Making Divinity—A Illinois Holiday Memory (from Poets & Writer’s “The Time is Now” prompt:
Once Thanksgiving passed, my mom would start checking the weather reports on a daily basis. She wasn’t worried about snowfall or frigid temperatures. She was watching for the humidity levels, because, only when the humidity was low, could she make her Mistletoe Mart Divinity.
Our church, First United Methodist in Elgin, had an annual event that women of the church contributed to with their baked goods and craft products. Although mom was a very able sewer (she made delicate clothes for our Ginny, Jill and Shirley Temple dolls), she really glowed when she baked. Not an enthusiastic meal cook, she put her love and attention into cookies (butterscotch blondies, Grandmother’s sugar cookies, ginger snaps, toffee squares), cakes (upside down pineapple, spice cake with caramel icing) and the occasional summer pie (rhubarb). But divinity was her specialty and when she prepared for it and produced it, my sister and I learned to stay out of her way, yet be close at hand to help her quickly spoon out the delights and clean the beaters.
She would drop the spoonfuls on waxed paper, pressing alternate pecan halves or jarred cherries into the centers. Sometimes she would make a batch with pecan pieces swirled inside the dollops of egg white, Karo and granulated sugar syrup. I don’t recall my Grandmother Dice making this candy, so perhaps Mom inherited it from her grandmother. In any case, she would make several batches of the candy for the church, storing them in metal tins after they had set.
Dad would help her bring the tins early to the church basement and, for as long as I could remember, the pieces were sold out to the other church women before the Mart opened to the community. Mom would return from the event with empty tins and a full heart, all ready to start to work—again, as soon as the weather would permit—on holiday batches for her family and neighbors.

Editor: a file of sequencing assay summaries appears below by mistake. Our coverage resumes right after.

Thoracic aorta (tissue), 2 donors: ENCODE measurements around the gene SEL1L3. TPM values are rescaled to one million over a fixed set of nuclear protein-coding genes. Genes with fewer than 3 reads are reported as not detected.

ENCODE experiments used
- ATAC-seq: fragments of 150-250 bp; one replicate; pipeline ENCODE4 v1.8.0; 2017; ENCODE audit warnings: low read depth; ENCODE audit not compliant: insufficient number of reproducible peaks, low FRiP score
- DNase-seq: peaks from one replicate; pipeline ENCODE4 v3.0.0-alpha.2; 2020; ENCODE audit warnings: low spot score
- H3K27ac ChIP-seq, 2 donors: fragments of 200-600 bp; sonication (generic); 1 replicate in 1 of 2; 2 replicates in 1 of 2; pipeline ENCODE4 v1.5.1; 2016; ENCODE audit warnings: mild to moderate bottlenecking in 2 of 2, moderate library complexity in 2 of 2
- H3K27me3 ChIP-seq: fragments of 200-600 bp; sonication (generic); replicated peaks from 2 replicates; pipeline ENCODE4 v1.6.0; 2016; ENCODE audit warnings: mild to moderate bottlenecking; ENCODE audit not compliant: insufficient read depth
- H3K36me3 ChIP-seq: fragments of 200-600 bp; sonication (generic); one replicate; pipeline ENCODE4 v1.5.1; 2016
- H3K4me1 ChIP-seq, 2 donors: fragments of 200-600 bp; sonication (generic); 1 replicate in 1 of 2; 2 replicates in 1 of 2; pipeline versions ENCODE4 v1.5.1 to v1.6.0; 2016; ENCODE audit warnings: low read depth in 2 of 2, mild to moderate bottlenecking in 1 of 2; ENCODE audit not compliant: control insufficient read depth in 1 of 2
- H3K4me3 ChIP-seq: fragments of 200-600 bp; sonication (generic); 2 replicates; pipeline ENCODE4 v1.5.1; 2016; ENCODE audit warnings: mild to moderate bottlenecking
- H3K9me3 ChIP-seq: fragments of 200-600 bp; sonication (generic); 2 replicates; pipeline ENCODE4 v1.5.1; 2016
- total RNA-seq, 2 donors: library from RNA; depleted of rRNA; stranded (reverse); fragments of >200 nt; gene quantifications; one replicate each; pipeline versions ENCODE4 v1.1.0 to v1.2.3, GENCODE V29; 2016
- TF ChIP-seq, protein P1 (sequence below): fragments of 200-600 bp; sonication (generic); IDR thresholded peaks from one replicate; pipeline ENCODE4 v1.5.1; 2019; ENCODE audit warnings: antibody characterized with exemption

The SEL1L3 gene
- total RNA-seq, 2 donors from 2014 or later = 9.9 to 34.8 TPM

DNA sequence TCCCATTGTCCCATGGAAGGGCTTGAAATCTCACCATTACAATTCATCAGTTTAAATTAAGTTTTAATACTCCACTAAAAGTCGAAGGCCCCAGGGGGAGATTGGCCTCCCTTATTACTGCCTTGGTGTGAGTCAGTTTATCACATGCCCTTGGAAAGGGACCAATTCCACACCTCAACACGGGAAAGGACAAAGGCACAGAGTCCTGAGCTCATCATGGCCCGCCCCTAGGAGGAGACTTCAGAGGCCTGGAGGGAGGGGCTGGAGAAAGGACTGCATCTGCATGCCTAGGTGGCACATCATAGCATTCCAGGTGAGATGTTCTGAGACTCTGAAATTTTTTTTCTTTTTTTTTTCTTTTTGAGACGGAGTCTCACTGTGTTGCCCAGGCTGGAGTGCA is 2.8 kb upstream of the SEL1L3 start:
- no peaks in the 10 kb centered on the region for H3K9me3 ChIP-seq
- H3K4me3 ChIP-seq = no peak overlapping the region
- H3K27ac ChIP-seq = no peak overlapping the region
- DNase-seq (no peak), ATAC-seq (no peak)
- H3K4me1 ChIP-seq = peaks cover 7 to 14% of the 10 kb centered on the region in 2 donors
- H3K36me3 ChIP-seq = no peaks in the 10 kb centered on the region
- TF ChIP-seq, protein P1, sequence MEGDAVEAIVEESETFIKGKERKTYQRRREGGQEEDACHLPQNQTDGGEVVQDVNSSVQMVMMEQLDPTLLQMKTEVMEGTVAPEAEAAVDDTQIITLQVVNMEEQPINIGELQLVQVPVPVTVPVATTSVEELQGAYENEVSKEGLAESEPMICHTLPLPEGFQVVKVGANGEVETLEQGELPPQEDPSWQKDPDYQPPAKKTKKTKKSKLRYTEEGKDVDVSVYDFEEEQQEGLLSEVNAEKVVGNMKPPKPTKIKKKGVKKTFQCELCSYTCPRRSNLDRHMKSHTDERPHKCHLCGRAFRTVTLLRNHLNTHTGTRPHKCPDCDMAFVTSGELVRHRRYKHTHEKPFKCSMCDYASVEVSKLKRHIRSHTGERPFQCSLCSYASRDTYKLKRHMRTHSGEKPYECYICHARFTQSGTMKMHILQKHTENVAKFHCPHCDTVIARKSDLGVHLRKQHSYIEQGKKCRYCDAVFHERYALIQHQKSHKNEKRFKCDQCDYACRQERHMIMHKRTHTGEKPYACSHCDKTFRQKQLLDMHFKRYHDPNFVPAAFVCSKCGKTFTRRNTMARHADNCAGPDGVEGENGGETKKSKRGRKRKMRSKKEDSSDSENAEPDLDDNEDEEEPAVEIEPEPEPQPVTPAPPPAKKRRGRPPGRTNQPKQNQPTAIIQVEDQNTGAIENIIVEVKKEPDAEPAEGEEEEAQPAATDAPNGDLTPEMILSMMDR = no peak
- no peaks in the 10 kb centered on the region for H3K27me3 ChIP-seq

As Mom aged, it wasn’t until her mid-eighties that she would “move over” and begin to teach me how to make divinity. The year before she died, we made it in her tiny assisted-living kitchen, and I had to choke back tears as we pushed the hardening texture around the milk-glass bowl.
For the first two years after she died, I did make—or try to make her recipe. The first year, it took me three attempts and it wasn’t due to the weather. Living in the desert, low humidity is almost a given. No, it was the accuracy of the syrup’s temperature that did me in. The second year, I again had multiple attempts and, unlike the first year of my succession, I could not get the weight of the dollops correct, even with my husband’s patient assistance. And I found I no longer experienced joy in the process. It felt more like a duty and one that I was not fulfilling very well. So, I have let go of that tradition (for now), and felt happiness this holiday in making my version of Mom’s toffee squares. They remain my son’s favorite holiday cookie and really, that’s what Mom’s legacy is about: making a recipe with joy and love, whipping those feelings into the batter, and passing it on to another generation. The key ingredients are not in the recipe, or even the hands; they are in the heart.
http://whatscookingamerica.net/Candy/Divinity.html (Note: this is close to, but not exactly, my mom’s recipe—that’s a family secret for nowJ).